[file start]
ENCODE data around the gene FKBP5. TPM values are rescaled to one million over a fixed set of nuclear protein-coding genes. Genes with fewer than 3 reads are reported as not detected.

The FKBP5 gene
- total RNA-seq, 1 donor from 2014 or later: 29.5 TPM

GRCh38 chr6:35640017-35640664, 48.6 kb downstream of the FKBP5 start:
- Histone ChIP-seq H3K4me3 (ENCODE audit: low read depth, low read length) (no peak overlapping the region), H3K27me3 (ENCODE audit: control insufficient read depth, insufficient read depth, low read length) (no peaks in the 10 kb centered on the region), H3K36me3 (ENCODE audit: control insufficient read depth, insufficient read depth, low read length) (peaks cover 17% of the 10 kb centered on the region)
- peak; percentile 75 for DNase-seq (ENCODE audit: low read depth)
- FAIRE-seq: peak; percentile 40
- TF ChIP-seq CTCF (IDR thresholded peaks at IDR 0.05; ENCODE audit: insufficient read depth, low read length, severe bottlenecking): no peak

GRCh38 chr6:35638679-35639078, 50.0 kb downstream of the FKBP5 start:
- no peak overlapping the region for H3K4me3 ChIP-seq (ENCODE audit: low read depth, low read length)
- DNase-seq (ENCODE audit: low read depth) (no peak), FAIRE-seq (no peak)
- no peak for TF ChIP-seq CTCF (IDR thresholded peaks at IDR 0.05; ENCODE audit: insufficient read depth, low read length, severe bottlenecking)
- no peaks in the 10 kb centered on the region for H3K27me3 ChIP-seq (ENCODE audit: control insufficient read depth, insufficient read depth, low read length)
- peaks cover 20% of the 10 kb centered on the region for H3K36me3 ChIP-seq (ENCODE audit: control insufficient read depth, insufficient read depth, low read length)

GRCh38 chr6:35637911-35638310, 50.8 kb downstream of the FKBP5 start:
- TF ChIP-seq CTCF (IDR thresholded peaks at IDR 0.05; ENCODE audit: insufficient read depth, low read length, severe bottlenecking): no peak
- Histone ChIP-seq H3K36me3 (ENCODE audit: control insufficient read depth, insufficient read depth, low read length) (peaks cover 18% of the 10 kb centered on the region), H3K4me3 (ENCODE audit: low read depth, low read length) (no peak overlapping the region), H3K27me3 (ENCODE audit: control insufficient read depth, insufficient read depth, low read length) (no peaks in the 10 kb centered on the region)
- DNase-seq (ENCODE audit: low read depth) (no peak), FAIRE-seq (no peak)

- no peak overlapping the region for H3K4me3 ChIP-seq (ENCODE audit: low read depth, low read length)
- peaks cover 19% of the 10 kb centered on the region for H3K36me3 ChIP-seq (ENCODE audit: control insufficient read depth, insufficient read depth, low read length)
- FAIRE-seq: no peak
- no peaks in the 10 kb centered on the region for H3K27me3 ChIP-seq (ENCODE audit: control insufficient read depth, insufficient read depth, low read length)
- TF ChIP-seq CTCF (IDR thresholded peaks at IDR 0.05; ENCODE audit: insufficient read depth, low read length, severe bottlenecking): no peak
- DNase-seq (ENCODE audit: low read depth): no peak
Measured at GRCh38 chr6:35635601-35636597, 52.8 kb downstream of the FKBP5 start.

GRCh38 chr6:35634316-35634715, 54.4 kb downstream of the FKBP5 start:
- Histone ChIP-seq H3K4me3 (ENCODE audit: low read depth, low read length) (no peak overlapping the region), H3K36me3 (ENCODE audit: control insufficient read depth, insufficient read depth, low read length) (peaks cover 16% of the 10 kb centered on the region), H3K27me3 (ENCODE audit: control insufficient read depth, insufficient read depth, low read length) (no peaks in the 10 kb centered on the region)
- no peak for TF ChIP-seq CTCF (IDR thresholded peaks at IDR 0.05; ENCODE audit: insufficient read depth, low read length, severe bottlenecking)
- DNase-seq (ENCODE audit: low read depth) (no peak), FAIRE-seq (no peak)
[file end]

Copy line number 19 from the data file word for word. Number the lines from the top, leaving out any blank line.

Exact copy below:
- no peak overlapping the region for H3K4me3 ChIP-seq (ENCODE audit: low read depth, low read length)